Dear Aliya: How Do I Score A Celebrity Memoir Book Deal?

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From my Inbox:

Dear Aliya:

My name is [name redacted] and I have been a freelance writer covering
Hip hop, R&B and politics/community activism for several years. I have
an idea for a celebrity memoir but have no clue where to start.

I thought that this might be one area you could speak
on (if you haven’t already) at some time in the future.

I would be extremely grateful for any insight.

I’d like to know:

1. Do you reach out to the “Star” first, or do you go through
management to see if they have interest in writing a book with you?

2. Do you then, if the star wants to do the book, proceed to put
together a book proposal and see if you can get a book deal?

3. Do record labels sometimes reach out to writers to co-write
memoirs?

There are probably many more details involved in writing a celebrity
memoir that i am not asking about – please feel free to include any
pertinent info about writing a celebrity memoir if you decided to post
this question.

Thank you very much and have a blessed day!

Here’s my reply:

It’s interesting to receive this email. Because I’ve received several similar emails recently. And I’ve procrastinated on writing this post.

Why?

Because the celeb memoir hustle is just that–a hustle.

I like to encourage writers on my blog. I’m big on pushing us to ignore Toure and just keep writing and press on and all that good stuff.

But if you’re interested in the celeb memoir game, all that goes out of the window. It’s not about how hard you work. It’s about who you know and a whole lot of dumb luck.

Let me explain how I ended up writing Faith Evans’ book.

It started with an assignment for Vibe magazine.

vibe-faith-evans-cover

In the summer of 2005, I interviewed her several times over the course of two weeks. I trailed her as she debuted her video for “Again” on 106 and Park. I went to her midtown-Manhattan hotel to continue the conversation. And then we had dinner–my first time ever having sushi–at some fancy spot called Matsuya.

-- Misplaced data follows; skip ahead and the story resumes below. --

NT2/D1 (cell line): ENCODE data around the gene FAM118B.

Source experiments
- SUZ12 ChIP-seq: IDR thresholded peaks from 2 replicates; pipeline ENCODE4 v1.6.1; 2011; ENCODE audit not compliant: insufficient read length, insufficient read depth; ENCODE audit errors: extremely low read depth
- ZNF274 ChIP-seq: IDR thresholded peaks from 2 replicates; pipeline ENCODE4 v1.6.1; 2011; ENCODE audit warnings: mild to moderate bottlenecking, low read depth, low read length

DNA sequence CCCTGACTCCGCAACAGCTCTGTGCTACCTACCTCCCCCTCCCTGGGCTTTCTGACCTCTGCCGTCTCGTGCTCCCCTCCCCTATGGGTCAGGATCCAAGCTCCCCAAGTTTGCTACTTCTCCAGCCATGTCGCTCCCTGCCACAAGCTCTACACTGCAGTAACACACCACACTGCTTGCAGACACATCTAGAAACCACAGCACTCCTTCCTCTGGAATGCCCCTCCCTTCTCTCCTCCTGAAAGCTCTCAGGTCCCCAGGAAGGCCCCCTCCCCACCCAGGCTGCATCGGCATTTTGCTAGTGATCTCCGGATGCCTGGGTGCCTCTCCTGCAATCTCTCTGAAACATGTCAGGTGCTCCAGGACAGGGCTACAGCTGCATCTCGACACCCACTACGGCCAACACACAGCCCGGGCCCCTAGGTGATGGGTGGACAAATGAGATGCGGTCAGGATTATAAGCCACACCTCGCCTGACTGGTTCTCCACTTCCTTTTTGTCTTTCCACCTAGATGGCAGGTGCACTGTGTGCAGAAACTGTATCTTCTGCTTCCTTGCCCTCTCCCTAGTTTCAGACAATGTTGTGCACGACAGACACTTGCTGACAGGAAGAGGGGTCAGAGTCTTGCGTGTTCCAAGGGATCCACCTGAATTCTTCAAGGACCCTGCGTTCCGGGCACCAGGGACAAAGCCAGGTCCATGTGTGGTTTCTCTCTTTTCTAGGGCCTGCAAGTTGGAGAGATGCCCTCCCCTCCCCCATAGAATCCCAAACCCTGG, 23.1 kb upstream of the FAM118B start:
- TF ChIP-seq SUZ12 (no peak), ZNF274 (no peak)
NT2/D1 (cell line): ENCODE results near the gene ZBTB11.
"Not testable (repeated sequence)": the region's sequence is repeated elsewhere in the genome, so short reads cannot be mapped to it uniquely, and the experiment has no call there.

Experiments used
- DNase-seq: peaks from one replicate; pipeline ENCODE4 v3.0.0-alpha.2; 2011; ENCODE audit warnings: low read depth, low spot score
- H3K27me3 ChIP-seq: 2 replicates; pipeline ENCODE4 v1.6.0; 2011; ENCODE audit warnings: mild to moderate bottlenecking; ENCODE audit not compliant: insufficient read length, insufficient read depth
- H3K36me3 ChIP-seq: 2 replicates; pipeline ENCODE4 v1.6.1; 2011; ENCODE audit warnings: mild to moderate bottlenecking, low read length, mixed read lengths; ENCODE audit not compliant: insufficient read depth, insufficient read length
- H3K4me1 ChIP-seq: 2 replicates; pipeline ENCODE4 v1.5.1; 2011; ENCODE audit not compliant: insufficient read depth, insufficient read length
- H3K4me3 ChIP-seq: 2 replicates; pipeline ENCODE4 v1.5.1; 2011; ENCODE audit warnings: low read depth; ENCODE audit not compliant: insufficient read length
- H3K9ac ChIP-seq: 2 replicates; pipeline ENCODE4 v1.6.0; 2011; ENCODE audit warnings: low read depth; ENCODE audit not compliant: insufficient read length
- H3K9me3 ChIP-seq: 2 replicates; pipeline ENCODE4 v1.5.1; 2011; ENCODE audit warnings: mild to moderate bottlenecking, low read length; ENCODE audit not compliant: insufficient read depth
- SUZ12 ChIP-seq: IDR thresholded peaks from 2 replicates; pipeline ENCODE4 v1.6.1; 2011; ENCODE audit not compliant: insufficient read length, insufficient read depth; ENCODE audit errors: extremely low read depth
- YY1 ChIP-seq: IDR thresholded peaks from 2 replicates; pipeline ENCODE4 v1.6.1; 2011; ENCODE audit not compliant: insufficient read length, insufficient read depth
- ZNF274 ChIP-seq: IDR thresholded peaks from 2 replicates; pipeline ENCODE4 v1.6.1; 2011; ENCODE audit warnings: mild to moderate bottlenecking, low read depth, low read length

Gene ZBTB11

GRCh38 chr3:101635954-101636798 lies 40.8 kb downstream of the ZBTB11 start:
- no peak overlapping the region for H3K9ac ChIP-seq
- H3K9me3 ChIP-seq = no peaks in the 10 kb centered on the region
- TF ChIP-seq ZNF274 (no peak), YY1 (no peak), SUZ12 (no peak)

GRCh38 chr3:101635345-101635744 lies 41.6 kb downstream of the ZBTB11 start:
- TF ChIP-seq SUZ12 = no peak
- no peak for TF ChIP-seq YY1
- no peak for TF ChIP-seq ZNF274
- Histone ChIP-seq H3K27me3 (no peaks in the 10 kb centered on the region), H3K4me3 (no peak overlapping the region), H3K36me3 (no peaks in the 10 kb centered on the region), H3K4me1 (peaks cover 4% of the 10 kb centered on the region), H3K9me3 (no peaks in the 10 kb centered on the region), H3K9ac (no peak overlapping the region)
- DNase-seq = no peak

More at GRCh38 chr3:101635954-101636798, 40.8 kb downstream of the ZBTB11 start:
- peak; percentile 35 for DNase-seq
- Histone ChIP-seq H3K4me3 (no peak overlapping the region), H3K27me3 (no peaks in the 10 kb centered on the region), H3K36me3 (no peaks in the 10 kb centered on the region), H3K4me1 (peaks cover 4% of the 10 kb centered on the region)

I liked Faith right away. We’re from the same ‘hood. She knows Aisha, the neighborhood bully who tried to beat up my cousin Allison over on Hansbury. She knows my boy Azziz from high school. And she knows my brother, who grew up with his mother just a few blocks away from Faith and the elderly couple who raised her.

So we had that easy rapport with each other throughout the interview process. But it didn’t translate to any sort of connection after the story was published.

Over a year later, I got an email in my Inbox.

Hi Aliya, it’s Faith Evans. I hope all is well with you. Congrats on your marriage! I’m about to work on a book soon & I’ve been trying relentlessly to get some contact info on you. I was wondering if you’d be interested in collaborating on it with me. If this is your correct e-mail address, please respond with a contact #, so that we can speak soon.
Thanks,
Faith

I was stunned.

And here’s why.

During the interview process, I asked Faith if I could interview family members or childhood friends for the story. She agreed. But I was pressed for time and had to end up using my own resources to track down some interviews.

I drove over to the house where she grew up and knocked on the door. The man she calls her grandfather answered the door, dressed in a one-piece workman’s jumpsuit. I asked him if I could ask him a few questions. He let me in and we spoke briefly. I asked about his wife. She was teaching Sunday School up the street.

I drove to the church. Wandered around the halls until I found her. She stepped out of her classroom and spoke to me. She told me about meeting Biggie at a family cookout and being shocked when Faye-Faye told her they were married.

I added their quotes to my story. But I knew Faith probably wouldn’t appreciate that I’d gone out on my own and tracked them down.

But obviously, my job is to get the story, not satisfy the artist.

And then, I had to get some facts on the cocaine charges she’d recently faced. She and I had talked about it. But my editor wanted more. I wasn’t able to get much. But someone else at Vibe got a copy of the police report and quoted an officer for the story.

The story turned out to be an objective, well-rounded profile. I was very proud. But it wasn’t the kind of story that a celebrity would like. I could see Faith reading it and rolling her eyes.

I definitely didn’t expect her to reach out and talk about collaborating on a book.

I hit her up and we spoke about the book. I had only one concern:

“I gotta tell you,” I said. “I’m pregnant.”

“Good,” she said with a laugh. “So am I.”

I put my agent in touch with her agent and they talked business and numbers.

And then, it was done. I was officially Faith’s collaborator. I wrote her proposal. It was sent out and an auction was held to see who would publish the book.